4. Do you support raising North Carolina’s minimum wage, and if so by how much? If not, what other initiatives would you take to support low-income families in North Carolina?

No, minimum wage prices lower entry level people out of the market and decrease opportunity.

5. With rent, property taxes, and home sale prices all rising, what, if anything, should the state legislature do to address this growing affordability crisis?

There is an affordability crisis due to an inadequate supply of diversified housing. To address this we must increase supply. Relaxing zoning requirements and relaxing and simplifying permit processes will reduce the cost of building new homes and greatly increase the number of affordable housing units.

6. Do you believe that the state government has an obligation to prevent the impacts of climate change? If so, please state three specific policies you support to address climate change.  

Governments should protect property rights. Climate change has been happening for billions of years, and it can not be stopped anymore than we can stop time.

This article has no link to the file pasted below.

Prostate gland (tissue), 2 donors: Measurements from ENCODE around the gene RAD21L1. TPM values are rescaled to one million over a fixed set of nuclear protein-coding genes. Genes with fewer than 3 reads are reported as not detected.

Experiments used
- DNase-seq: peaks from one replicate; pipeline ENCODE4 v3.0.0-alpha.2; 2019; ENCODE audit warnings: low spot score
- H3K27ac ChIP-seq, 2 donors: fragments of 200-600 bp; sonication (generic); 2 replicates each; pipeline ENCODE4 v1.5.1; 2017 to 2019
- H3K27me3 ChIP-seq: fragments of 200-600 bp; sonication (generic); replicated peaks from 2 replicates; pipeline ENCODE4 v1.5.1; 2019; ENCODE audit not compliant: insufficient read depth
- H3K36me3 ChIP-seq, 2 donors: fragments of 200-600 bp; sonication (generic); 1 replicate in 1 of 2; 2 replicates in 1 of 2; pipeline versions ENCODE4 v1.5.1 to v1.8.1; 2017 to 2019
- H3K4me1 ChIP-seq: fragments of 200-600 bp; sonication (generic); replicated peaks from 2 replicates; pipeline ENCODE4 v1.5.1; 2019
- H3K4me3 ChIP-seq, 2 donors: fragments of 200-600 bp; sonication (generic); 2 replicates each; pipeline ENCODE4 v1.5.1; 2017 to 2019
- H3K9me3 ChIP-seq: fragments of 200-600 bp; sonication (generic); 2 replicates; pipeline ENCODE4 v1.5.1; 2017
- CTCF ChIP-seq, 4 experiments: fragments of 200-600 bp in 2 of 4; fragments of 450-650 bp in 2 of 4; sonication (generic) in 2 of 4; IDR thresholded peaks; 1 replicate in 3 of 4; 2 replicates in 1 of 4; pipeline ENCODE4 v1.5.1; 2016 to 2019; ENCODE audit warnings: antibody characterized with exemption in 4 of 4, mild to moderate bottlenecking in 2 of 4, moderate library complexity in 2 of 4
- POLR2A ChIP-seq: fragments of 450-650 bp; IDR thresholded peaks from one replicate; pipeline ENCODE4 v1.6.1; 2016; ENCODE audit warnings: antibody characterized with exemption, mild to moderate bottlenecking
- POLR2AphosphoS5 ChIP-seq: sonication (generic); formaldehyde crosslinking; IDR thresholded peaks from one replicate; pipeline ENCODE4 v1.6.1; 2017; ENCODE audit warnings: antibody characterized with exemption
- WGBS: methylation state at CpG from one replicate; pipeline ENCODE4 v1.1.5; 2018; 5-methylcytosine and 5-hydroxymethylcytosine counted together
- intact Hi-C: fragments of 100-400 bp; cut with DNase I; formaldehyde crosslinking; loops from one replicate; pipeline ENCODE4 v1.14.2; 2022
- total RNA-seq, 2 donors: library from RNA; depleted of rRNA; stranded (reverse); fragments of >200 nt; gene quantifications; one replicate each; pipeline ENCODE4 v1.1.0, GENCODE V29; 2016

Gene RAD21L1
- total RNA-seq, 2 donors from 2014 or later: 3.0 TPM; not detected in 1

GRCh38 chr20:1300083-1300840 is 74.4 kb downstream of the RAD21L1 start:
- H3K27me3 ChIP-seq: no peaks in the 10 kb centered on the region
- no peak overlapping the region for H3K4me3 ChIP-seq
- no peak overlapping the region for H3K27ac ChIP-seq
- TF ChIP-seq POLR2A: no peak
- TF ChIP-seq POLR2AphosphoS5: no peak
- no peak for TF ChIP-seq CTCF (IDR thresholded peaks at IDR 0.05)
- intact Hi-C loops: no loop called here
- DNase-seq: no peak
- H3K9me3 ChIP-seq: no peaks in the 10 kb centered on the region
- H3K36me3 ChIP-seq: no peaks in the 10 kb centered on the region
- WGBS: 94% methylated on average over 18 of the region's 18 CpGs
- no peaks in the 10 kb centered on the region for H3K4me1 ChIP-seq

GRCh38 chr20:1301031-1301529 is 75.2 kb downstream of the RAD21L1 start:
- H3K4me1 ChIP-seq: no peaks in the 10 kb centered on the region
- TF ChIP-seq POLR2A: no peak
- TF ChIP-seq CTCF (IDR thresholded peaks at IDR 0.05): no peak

7. Would you support an independent process for drawing new legislative and congressional districts?

Yes. I fully endorse the recommendations of Fair Districts NC.

Current voter registration in NC is: Unaffiliated (35%), Democrats (34%), Republicans (30%), Libertarians (1%), and Green (<1%). A bi-partisan commission disenfranchises 34% of the electorate. Any commission should be non-partisan, transparent, have open input from residents, and have a goal to eliminate gerrymandering.

8. Does the General Assembly have a constitutional obligation to comply with the state Supreme Court order in the Leandro case to fully fund public schools and give every child in North Carolina a sound basic education?  

In Wake County, Bugg Elementary has the lowest test scores in the district.  Bugg also has a per pupil expenditure (PPE) of $13,995 per student.  This means funding at Bugg is more than $6,500 higher than schools like Green Hope High and Panther Creek. If funding were the issue there wouldn’t be an issue. Judge Manning who presided over Leandro stated: “The primary cause of the failure to achieve grade-level performance in reading is not money, but a failure of classroom instruction and the leadership in a school.” Public schools need to be accountable, and the best way to do that is to put parents in charge of how the tax dollars allocated for their child are spent.